The Swimmer, the Rebel, the Nerd & the Geek Who Loved All Three of Them | THE SIDEKICKS, Book Thoughts

If you've read through my last few posts my last few posts you know I've been meaning to read THE SIDEKICKS by Will Kostakis for awhile.  In my last blog post, I wrote about my expectations for the novel; how it has been recommended to me by various others, how I found its premise promising and was interested in Will Kostakis' work from the get go.

I'm pretty good at controlling my expectation levels, and though my expectations for this work were high, I didn't think I'd love it.

 But I do. I really loved reading THE SIDEKICKS. 

I find it difficult, at times, to write about the stuff that I really like. It’s a lot easier to be critical of things that are crappy or not your cuppa-tea; to pick and dig at their flaws. That’s not to say THE SIDEKICKS is flawless but that, like most literature, it doesn’t need to be. It just needs to be ‘good’; some effervescent level of measurement that THE SIDEKICKS far surpasses. 

I found SIDEKICKS to be honest, grounded and relatable. Written from the three different perspectives of three friends; SIDEKICKS gives us a front row seat to how these guys, and even those around them, dealt with with grief and loss. But even more than that; seeing how this loss of someone so important to each of them, changed them, made them kinder or braver or more open.

Ryan ‘the swimmer’, Harley ‘the rebel’ and Miles ‘the nerd’ have little in common other than Isaac, a character who we only see and experience through their eyes (a very clever choice on Kostakis’ part I have to say). Isaac, though integral to the story, is show as something almost illusory which speaks volumes for SIDEKICKS thematic exploration (in my view) into identity and friendship.

The use of labels (Swimmer, Rebel, Nerd) here I took to be a deliberate invitation to discuss and to think about this idea of identity being more fluid and multifaceted than it is often believed/written about of high school students. The contradictory crux of the novel really compelled me, that being: Harley, Miles and Ryan all striving to prove they are more than the label ascribed to them, yet holding their own preconceptions about the other guys, based on those same limiting definitions.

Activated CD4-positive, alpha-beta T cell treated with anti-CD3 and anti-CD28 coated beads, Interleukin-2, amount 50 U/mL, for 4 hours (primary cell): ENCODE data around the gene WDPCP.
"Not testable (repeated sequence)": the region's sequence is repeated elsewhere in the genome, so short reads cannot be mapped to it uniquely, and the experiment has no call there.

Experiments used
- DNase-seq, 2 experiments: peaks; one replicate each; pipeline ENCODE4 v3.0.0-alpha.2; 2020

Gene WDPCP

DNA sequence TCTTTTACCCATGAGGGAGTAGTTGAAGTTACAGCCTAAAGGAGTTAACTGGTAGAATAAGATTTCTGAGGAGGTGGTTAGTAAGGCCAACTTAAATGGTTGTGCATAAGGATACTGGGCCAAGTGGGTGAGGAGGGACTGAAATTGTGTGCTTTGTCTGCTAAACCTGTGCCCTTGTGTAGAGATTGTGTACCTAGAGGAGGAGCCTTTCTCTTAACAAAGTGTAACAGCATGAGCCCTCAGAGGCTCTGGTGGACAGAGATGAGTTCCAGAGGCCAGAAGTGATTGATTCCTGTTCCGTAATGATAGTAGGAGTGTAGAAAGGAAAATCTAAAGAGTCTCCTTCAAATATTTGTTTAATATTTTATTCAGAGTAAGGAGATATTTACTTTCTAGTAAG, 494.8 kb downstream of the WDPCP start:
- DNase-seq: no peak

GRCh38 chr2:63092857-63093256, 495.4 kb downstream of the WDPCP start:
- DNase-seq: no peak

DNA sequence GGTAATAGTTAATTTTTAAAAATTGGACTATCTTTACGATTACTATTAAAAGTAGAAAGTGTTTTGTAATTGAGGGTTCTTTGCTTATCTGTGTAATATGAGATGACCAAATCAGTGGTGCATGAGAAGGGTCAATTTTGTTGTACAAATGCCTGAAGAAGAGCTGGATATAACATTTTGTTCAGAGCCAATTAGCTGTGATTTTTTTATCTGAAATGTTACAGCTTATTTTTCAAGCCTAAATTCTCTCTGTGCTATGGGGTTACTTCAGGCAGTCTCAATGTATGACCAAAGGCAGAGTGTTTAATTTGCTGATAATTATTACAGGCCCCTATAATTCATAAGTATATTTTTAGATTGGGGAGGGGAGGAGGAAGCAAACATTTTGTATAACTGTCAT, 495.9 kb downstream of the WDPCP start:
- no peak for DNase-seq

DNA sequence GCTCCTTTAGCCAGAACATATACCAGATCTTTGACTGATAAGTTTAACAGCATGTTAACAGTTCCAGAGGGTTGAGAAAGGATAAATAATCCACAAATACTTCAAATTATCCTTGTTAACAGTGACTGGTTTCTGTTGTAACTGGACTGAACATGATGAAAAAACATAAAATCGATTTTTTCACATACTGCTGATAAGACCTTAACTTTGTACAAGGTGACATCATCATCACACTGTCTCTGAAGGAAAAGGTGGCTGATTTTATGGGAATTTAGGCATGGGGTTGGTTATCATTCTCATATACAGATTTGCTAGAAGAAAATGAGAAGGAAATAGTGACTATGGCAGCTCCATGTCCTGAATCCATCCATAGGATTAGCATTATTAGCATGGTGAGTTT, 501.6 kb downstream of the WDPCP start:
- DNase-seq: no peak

I also really enjoyed how Isaac in particular was 'revealed' throughout the work. Seen in one way by Ryan, another by Harley and again differently by Miles. I think it's very true to life; that our perceptions of peoples identities are constructed in the moments of our interactions and our witnessing of their interactions with others. But that's never the full story. The persons full identity. As Miles, Ryan and Harley found of Isaac, unpacking their own different memories and experiences of him with each other. 

Kostakis’ depiction of Ryan, Harley and Miles in turn is spot on, each one drawn authentically, organically and almost heartbreakingly whole. I found myself getting sucked into each differently narrated section, sad to leave one guy’s perspective behind, but keen to barrel right on into the next. 

For me that's the strength of this novel, its three distinct-and more than that-natural voices. I usually don't enjoy first person p.o.v- but here each section was so attuned to its narrator I barely even registered the 'I' perspective. Each voice read as unique and distinct but not in any way forced. I could easily pick up on a sense of each character through the reading of their point of view.

Miles for one, true to his label; thinks and speaks without contractions, with perfect grammar, in a serious and analytical tone, but still with bursts of humour.

Ryan who opens up the story; is more your unassuming, traditional prose, with very sweet tender moments ( my favourites being between his-at the time boyfriend-Toby and his mum). He's very internalised, very reasonable but very emotive as well.

Harley was very distinct with his slang, with short quick sentences, minimal descriptions and little changes in temporality (for instance: spelling 'Mom' instead of 'Mum' showing more subtle elements of his personality and experience).

I found myself connecting with all three of these characters and was actually rather surprised by how relatable they all felt to me, each in very different  but very genuine ways. 

To sum up; the story and characters are fully realised, the plot has great depth but is still really engaging. It's a quick read (I read it in only a couple hours) but it really packs a punch. Insightful, simple and even a little beautiful at times, THE SIDEKICKS is definitely a work that has climbed its way into my top favourites; highlighting a really genuine account of growth, loss and friendship.